Liz Collin

At 15 years old, Liz Collin made her broadcast debut covering a tornado that touched down in southwest Minnesota. It was her first night on the job at KWOA and KO95. Since those radio days in her hometown of Worthington, Minnesota, she’s held producing, investigative reporting and anchoring positions at TV stations in Harrisburg, Pennsylvania; Wichita, Kansas; Sioux Falls, South Dakota; and Miami, Florida.
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Joined WCCO: 2008
Hometown: Worthington, Minnesota
Alma Mater: Art Institute of Fort Lauderdale/Wichita State University

Music: Country
Movie: Good Night, and Good Luck.
TV Show: WCCO 4 News (Brownie points?)
Book: Tim O’Brien, The Things They Carried
Food: Chicken wings
Local Restaurant: Pizzeria Lola (not for their chicken wings)
Hidden MN Gem: Park Point Beach in Duluth
Sport/Exercise: Yoga
Historical Figure: Does Don Shelby count?
Favorite Minnesotan: Sweet Martha (a.k.a. Martha Olson)
Quote: “The news is not about the newscaster it’s about the people who make it.” — Bob Schieffer
Word: Laugh
Vacation Spot: Okoboji, Iowa
Holiday: Christmas
Planet: Earth, I see no reason to leave

Facebook or Twitter? Facebook
Cats or Dogs? Dogs
Beatles or Rolling Stones? Beatles
Comedy or Tearjerker? Tearjerker
Phone Call or Text Message? Phone Call
Mac or PC? Mac
Coffee or Tea? Coffee
Paper or Plastic? Paper
Morning Person or Night Person? Night
East Coast or West Coast? West
Star Trek or Star Wars? Any other choices?
‘Grey Duck’ or ‘Goose’? Grey Duck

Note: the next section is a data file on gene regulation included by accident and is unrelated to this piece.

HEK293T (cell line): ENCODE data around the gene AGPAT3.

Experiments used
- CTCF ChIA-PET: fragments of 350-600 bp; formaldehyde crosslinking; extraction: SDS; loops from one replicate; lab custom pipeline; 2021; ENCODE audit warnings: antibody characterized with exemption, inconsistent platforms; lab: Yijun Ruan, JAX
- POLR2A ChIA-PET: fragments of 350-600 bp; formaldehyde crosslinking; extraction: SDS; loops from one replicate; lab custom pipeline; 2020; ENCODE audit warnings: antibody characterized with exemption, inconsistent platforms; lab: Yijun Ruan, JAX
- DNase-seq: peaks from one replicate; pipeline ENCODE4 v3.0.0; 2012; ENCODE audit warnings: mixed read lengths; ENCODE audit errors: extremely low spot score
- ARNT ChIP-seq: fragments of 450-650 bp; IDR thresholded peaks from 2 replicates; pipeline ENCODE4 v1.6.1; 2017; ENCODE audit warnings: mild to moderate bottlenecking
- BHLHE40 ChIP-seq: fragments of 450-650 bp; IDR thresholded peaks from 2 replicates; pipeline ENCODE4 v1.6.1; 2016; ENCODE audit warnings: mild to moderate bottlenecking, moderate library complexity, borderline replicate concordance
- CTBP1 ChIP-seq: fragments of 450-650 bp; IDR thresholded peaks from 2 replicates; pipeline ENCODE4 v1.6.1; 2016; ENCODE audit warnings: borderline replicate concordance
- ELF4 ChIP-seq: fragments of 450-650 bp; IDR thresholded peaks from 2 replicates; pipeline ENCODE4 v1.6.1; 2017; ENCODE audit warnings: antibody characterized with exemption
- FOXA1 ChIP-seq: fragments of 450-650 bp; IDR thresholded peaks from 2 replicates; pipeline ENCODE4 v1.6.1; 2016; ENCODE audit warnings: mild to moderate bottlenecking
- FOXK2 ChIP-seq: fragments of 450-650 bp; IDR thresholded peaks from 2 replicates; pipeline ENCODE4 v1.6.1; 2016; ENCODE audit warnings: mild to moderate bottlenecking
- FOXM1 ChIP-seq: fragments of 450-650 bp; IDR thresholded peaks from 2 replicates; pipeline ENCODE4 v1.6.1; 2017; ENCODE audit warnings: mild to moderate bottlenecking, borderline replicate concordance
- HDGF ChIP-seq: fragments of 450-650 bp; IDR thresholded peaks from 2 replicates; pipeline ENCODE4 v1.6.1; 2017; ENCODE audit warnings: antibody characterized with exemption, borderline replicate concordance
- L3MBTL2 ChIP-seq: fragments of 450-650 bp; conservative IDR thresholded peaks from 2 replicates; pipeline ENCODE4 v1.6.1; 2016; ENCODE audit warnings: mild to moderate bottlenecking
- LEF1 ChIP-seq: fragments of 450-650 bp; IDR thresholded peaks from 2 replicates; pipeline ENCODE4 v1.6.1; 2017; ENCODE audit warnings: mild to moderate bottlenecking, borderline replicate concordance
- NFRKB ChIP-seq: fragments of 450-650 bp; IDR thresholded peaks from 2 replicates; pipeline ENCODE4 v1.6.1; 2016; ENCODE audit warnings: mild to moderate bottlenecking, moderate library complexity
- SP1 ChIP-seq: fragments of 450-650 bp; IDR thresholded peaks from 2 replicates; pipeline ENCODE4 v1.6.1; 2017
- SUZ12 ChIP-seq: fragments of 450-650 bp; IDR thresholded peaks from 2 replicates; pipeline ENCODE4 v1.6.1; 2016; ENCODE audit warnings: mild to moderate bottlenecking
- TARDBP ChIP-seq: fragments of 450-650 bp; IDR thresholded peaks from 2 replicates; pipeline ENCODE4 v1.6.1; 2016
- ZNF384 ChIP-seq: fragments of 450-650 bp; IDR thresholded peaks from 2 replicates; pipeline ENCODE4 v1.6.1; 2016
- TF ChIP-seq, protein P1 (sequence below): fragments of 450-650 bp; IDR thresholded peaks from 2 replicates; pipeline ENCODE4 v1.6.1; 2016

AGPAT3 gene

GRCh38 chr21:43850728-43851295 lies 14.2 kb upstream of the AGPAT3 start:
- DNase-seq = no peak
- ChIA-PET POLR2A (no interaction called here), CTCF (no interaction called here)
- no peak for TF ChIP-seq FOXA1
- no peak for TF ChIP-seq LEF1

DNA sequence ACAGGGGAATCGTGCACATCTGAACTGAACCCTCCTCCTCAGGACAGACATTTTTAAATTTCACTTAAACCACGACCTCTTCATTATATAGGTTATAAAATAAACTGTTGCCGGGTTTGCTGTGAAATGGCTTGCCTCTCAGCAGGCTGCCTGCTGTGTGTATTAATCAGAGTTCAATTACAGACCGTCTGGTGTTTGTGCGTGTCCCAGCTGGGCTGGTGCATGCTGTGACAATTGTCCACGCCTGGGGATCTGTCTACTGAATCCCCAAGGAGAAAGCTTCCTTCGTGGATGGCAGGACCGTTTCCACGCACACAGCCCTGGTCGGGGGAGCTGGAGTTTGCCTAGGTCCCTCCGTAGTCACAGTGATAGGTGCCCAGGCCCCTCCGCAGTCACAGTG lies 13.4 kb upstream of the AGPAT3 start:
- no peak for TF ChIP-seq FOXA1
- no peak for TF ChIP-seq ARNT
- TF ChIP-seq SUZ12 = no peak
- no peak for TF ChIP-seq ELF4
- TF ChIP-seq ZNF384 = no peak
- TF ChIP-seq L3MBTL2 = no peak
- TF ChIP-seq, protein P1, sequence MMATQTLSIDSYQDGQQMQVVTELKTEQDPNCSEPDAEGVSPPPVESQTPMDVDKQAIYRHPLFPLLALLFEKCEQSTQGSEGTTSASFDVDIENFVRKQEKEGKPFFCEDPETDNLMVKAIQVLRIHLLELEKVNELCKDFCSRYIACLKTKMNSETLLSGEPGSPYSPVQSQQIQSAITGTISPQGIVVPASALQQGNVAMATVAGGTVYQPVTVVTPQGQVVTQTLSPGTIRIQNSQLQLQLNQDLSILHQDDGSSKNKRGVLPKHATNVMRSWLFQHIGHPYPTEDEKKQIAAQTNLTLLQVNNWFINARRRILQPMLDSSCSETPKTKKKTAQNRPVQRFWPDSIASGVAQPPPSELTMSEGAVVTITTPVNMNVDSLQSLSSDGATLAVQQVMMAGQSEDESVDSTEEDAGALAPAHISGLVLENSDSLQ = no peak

Liz Collin made her broadcast debut covering a tornado that touched down in southwest Minnesota. She was in high school and it wasn’t pretty. It was her first night on the job at KWOA and KO95.

Since those radio days in her hometown of Worthington, Minnesota, she’s held producing, investigative reporting and anchoring positions at TV stations in Harrisburg, Pennsylvania; Wichita, Kansas; Sioux Falls, South Dakota; and Miami, Florida.

Liz’s stories at WCCO have helped shape Minnesota public policy in the areas of public safety and fiscal oversight. Daycare centers must now have more trained CPR staff following her series about a little girl who choked to death at a Mankato daycare. Liz exposed the center and the state lacked adequate CPR requirements. Minneapolis added more 911 dispatchers after her series of stories highlighting wait times as long as 3 minutes, contributing to at least one death. Her reporting also exposed a loophole in state law that led to underfunding of electrical inspections statewide, leaving Minnesotans vulnerable to fire fatalities.

Liz says telling stories about the issues that help move Minnesota and its residents forward matter most.

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40 Years Later, New Suspect Identified In Kimball Bombing

Friday marks 40 years since a bomb rocked a small Minnesota town and took the life of the assistant postmaster. No arrest has ever been made in the case.


Too Many Young Lives: The Heroin Addiction Epidemic

Law enforcement has found the people most affected by heroin addiction in the Twin Cities are affluent 15 to 25-year-olds with good family structure and a support system.


WCCO Investigation: New Mold Concerns At Jordan Elementary School

A WCCO Investigation found new concerns about an old mold problem inside a Minnesota elementary school.


Animal Humane Society Helps Severely Neglected Dog Start New Life

Animal rescue crews consider it one of the worst neglect cases they’ve ever seen. A dog half the weight she should be left in an abandoned property without food or water.


Managing Expectations: One Family’s Struggle With Alzheimer’s

For more than a year, WCCO has been documenting one family’s fight against Alzheimer’s disease.


Trust Company To Temporarily Manage Prince’s Estate

A judge gave the green light Wednesday for Prince’s sister to move forward to protect the singer’s assets.


Minnesota Marine Hopefuls Set For Mini Boot Camp

All week long, families across Minnesota have been able to see for themselves what life is like for a Marine. The Marine Corps is hosting mini boot camps before several young people leave this summer for the real 13-week program.


Deadly Force: A Look At How Officers Think On The Job